• Reciprocal teaching refers to an instructional activity in which students become the teacher in small group reading sessions.
  • Teachers model, then help students learn to guide group discussions using four strategies: summarising, question generating, clarifying, and predicting.

Once students have learned the strategies, they take turns assuming the role of teacher in leading a dialogue about what has been read.

Why use reciprocal reading?

  • It encourages students to think about their own thought process during reading.
  • It helps students learn to be actively involved and monitor their comprehension as they read.
  • It teaches students to ask questions during reading and helps make the text more comprehensible.

Roles of Students

Students are placed into groups of four or five and allocated roles. The roles are:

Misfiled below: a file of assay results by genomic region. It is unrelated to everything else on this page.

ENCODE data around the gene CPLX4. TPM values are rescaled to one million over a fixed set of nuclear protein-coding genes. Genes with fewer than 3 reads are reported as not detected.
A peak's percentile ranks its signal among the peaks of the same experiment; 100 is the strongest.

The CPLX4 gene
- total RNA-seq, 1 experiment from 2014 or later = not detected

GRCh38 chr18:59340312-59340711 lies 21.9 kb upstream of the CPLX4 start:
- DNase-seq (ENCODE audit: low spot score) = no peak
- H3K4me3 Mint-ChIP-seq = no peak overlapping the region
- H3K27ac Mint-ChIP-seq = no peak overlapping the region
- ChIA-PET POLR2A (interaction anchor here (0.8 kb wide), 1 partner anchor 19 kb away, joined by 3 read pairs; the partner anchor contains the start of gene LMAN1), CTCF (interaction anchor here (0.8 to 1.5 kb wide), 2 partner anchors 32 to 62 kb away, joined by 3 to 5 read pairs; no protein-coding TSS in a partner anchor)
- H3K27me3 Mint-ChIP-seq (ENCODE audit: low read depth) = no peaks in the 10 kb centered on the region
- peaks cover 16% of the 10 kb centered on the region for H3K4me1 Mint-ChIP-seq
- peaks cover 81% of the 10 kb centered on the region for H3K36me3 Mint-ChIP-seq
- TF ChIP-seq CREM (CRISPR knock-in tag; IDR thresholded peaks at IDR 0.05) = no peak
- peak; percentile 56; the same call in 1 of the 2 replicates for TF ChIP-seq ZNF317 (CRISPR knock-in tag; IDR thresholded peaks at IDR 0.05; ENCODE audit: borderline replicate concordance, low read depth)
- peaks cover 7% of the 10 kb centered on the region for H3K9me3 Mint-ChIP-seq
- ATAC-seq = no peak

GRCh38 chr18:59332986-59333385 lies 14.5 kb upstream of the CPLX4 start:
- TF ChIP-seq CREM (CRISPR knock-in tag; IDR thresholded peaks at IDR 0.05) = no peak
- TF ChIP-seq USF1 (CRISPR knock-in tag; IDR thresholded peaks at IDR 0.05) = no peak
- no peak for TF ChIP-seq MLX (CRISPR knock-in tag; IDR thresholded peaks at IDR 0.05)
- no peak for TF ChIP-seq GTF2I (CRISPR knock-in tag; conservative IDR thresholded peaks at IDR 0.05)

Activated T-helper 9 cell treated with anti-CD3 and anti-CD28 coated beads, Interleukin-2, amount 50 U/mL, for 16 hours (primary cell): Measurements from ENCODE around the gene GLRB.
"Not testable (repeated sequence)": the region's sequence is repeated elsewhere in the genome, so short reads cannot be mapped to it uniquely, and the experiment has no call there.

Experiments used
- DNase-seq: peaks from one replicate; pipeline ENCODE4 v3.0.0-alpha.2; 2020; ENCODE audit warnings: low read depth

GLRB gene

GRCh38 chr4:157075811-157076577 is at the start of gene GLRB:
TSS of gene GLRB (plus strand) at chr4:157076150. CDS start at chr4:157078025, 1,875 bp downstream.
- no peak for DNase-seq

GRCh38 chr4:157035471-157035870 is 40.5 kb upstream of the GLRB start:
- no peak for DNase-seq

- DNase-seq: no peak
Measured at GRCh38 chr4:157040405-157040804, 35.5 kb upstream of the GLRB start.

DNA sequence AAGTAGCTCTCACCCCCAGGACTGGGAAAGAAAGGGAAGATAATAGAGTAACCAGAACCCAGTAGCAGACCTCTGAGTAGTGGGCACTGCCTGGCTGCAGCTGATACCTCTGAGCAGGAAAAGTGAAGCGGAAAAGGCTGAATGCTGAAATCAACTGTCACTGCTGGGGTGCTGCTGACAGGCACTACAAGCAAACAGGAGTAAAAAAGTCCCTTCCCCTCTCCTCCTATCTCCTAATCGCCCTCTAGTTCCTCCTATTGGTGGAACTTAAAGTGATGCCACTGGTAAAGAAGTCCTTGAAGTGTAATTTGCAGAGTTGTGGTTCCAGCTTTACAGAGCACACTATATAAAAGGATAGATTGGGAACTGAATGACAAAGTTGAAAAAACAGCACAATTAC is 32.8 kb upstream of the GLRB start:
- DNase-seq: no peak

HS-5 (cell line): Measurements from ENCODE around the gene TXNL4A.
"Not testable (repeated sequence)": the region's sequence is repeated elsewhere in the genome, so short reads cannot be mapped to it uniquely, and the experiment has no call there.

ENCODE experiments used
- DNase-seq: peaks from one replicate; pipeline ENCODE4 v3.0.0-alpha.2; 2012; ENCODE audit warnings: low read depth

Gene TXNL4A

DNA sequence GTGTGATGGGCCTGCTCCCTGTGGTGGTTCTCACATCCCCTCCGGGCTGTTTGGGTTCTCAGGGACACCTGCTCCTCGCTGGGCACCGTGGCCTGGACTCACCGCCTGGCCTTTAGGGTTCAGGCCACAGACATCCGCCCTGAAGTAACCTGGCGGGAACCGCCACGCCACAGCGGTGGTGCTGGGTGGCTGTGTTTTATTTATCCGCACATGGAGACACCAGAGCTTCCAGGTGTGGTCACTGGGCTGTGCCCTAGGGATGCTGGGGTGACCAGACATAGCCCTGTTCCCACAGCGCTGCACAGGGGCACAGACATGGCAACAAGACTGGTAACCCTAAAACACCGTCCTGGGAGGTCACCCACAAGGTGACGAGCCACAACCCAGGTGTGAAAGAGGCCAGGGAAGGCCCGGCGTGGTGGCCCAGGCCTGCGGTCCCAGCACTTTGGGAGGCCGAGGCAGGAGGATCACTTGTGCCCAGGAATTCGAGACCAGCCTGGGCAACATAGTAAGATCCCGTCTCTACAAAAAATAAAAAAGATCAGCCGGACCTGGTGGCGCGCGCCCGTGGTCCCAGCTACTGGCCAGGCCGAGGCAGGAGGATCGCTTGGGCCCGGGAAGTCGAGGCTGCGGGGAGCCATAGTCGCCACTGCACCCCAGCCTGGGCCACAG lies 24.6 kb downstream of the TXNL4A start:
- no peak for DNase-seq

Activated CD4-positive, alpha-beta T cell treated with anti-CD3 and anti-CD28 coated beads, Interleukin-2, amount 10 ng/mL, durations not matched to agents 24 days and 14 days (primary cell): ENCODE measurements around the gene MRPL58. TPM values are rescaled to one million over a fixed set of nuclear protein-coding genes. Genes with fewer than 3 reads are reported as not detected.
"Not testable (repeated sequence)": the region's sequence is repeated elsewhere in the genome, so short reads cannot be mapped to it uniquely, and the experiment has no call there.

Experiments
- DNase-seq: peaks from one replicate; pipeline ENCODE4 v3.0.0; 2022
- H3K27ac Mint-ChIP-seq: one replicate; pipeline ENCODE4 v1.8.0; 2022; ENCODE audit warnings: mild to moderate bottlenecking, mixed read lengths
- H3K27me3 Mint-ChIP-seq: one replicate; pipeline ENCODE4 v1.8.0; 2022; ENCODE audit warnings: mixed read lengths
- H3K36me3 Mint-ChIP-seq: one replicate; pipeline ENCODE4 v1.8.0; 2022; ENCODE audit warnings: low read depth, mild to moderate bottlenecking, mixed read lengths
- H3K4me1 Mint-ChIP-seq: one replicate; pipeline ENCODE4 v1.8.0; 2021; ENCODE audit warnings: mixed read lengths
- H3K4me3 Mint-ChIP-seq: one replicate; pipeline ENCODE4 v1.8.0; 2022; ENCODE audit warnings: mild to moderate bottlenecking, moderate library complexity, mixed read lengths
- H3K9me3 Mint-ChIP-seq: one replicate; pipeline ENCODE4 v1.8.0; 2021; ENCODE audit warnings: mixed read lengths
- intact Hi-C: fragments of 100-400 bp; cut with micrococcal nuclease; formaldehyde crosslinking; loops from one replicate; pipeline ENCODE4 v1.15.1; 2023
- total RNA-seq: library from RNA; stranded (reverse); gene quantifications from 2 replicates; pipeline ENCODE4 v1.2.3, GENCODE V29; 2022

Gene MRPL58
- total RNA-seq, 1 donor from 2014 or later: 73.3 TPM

A predictor. Predicting involves previewing the text to anticipate what may happen next. Readers can use the information from the text and their prior knowledge to make logical predictions before and during reading. Prediction can also be linked to text type.

A clarifier. Although students can be taught to identify difficult words and work through them, it is much more difficult for some to recognise unclear sentences, passages, chapters or ideas. Clarifying helps students to monitor their own understanding and identify any problems in comprehending portions of text.

A questioner. Good readers ask questions throughout the reading process but formulating questions is a difficult and complex task. In reciprocal reading students learn to generate questions about a text’s main ideas, important details and about textual inferences.

A summariser. To summarise effectively students must recall and arrange in order only the important events in a text. Summarising helps readers to construct an overall understanding of a text, story, chapter or paragraph.

There can also be a group leader if required. The group leader will be responsible for ensuring that everyone participates and that the text is fully understood. Each member of the group is given a laminated role card. The cards contain prompts for the students to think about during their reading of the text.